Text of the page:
The leaking Elgin platform was last night labelled “the well from hell” by one environmentalist.
The gas cloud which has engulfed the field can be seen from other oil platforms and support vessels miles away.
Beneath the cloud, a 23.5-tonne sheen of hydrocarbons is reportedly “boiling” on the sea surface.
Last night, a spokesman for Aberdeen Coastguard said the cloud was travelling in a north-easterly direction, which has led to a halt in production at Shell’s nearby Shearwater platform.
Environmentalists have warned the Elgin problem will only get “bigger and bigger”.
Frederic Hauge, of Norwegian oil consultant Bellona, said: “This is the well from hell. The problem is out of control.
“They saw the sea bubbling with gas under the platform. This is quite shocking.”
Jake Molloy, regional organiser for the RMT union, said he was concerned the leak may have similar consequences to those experienced on BP’s Deepwater Horizon.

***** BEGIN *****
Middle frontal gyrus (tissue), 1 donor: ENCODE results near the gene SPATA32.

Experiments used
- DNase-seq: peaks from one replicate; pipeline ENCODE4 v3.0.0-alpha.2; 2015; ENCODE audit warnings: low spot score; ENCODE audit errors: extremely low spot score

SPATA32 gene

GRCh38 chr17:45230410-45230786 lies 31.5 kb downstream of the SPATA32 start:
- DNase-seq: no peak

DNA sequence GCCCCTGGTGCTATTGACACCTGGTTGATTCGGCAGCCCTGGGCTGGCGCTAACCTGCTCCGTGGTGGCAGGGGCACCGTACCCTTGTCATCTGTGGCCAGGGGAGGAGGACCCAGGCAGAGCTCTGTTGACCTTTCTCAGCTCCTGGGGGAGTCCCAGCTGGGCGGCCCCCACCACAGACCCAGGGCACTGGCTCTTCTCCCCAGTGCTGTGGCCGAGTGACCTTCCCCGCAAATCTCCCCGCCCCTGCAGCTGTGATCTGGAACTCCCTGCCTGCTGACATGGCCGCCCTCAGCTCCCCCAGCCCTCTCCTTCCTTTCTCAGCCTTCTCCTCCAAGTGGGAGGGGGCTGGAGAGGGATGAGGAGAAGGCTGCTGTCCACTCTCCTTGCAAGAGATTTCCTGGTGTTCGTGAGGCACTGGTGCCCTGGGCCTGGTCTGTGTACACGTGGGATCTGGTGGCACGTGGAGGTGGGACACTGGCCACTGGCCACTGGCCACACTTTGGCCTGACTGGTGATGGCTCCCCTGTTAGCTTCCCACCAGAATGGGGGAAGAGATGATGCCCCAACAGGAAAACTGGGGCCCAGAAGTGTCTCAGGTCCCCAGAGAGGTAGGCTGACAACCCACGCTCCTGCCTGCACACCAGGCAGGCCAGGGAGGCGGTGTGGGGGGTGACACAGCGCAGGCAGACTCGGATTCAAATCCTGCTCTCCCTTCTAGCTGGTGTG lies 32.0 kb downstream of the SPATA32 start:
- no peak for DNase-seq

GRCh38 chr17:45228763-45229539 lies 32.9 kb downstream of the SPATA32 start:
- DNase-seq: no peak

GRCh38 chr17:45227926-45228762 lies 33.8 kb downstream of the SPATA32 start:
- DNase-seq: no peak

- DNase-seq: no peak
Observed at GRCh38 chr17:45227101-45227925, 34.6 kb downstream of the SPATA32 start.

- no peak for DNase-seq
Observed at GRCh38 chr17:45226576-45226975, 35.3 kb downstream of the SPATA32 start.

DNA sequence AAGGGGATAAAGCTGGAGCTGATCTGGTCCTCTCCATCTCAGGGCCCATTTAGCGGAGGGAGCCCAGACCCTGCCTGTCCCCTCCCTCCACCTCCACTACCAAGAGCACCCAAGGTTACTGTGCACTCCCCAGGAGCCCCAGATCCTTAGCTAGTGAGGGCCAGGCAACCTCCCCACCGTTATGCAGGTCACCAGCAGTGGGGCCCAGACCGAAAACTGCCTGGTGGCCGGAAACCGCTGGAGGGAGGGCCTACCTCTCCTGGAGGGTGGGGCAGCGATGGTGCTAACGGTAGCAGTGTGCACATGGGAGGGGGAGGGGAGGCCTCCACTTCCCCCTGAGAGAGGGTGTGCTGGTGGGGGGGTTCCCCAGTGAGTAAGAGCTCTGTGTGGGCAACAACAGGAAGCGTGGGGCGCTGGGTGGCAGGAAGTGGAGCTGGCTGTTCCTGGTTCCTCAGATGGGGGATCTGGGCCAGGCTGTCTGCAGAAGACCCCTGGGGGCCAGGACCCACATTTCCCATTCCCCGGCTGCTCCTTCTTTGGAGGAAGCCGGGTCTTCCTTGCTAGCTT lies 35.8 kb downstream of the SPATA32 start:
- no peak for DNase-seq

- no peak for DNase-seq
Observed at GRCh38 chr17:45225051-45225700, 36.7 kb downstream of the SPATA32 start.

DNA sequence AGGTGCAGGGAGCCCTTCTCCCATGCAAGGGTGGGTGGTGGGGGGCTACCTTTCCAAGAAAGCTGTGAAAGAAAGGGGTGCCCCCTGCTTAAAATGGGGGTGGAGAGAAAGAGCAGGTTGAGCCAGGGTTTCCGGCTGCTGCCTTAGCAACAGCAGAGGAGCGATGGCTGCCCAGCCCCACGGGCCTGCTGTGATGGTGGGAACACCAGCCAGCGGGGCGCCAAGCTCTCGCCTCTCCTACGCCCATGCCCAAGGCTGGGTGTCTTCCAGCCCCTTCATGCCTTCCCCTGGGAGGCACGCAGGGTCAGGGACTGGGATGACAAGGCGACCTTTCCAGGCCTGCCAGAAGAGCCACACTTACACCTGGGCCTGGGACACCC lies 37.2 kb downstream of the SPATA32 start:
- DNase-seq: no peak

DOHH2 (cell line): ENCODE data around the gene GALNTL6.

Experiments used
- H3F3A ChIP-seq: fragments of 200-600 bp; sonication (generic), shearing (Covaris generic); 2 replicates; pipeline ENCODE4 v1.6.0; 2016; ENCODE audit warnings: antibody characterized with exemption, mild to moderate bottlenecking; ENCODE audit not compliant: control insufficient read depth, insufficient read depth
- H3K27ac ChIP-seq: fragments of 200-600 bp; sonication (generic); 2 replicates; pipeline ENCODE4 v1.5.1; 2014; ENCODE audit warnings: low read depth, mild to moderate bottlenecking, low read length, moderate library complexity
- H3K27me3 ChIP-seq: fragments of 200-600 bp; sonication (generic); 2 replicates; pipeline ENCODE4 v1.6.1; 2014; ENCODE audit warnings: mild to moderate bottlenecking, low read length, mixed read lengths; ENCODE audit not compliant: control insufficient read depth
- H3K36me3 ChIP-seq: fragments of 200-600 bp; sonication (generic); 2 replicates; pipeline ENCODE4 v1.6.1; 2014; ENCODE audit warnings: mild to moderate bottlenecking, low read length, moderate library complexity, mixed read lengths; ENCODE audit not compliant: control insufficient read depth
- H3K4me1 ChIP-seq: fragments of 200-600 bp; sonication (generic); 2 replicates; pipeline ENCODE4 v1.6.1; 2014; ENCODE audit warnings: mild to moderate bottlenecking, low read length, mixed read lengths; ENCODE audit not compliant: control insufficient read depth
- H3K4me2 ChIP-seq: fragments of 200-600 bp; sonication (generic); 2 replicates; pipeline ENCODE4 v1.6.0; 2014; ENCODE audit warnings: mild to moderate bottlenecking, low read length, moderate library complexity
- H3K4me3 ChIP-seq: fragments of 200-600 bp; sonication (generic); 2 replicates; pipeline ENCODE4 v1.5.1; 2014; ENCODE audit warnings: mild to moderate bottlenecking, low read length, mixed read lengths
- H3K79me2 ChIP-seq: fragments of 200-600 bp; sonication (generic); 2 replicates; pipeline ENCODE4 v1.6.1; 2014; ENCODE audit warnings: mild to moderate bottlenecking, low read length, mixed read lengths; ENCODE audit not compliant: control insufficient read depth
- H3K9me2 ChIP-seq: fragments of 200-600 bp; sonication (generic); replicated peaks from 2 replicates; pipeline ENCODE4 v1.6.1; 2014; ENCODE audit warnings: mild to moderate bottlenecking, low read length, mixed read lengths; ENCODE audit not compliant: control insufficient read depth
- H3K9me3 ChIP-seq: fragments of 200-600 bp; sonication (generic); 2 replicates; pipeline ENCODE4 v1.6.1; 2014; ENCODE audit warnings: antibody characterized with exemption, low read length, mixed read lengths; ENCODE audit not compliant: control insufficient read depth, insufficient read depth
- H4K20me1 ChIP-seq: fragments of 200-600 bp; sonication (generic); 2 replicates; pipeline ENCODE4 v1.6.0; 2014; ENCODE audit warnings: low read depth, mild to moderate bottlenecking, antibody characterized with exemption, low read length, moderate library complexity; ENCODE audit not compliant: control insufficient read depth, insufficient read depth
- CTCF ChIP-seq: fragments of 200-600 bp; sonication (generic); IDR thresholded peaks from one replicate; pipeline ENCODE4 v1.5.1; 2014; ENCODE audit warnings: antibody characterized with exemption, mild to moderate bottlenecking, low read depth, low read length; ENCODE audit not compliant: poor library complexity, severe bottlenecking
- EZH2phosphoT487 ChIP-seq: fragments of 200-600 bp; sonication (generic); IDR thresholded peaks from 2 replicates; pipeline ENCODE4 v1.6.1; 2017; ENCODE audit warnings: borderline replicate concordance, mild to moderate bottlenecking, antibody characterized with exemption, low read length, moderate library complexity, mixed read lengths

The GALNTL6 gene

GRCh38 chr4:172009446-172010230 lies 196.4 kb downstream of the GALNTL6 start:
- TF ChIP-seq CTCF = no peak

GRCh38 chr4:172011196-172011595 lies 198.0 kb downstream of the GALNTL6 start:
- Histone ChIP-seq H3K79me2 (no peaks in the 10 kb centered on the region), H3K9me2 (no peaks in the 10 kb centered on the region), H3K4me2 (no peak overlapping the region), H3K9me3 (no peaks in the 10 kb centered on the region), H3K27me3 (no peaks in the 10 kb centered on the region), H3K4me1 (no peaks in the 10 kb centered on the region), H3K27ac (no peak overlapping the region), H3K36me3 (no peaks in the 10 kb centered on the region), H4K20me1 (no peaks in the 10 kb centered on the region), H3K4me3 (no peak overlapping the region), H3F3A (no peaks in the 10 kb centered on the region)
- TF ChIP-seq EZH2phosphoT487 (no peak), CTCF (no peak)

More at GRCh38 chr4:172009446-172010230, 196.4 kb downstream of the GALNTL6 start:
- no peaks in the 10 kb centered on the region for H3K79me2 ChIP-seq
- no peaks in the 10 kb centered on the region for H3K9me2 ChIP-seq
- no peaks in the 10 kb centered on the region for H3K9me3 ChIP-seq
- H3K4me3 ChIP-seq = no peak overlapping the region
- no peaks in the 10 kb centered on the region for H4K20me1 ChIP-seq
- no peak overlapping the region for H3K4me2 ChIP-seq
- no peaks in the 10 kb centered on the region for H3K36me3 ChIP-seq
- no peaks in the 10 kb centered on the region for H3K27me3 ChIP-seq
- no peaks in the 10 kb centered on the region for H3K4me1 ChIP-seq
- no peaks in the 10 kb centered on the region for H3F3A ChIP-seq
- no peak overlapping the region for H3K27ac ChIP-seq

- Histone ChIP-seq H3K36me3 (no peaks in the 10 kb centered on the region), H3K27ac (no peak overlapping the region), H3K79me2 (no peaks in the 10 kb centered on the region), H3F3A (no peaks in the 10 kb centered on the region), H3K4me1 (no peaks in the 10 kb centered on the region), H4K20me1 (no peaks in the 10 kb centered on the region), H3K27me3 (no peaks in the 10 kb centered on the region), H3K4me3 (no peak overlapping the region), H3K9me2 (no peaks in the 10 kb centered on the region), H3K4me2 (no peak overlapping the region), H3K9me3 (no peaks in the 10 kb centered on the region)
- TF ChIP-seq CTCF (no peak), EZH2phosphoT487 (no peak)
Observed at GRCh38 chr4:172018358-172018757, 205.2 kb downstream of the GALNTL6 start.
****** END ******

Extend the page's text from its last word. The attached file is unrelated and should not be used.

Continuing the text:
He said: “We still have Deepwater Horizon in the forefront of our minds. That was also a gas leak and subsequently an explosion.”
Deepwater Horizon, in the Gulf of Mexico collapsed into the sea in April 2010 – after an explosion on the rig caused by a blowout – killing 11 crewmen and igniting a fireball visible from 35 miles away.
It led to the largest offshore oil spill in US history.
David Hainsworth, health, safety and environmental manager at Total said the sheen had reduced in size since initial measurements were taken on Sunday.
he added: “It is very difficult to calculate how much gas has been released but if we had to give a figure we would say around two kilograms of gas is being released every second.”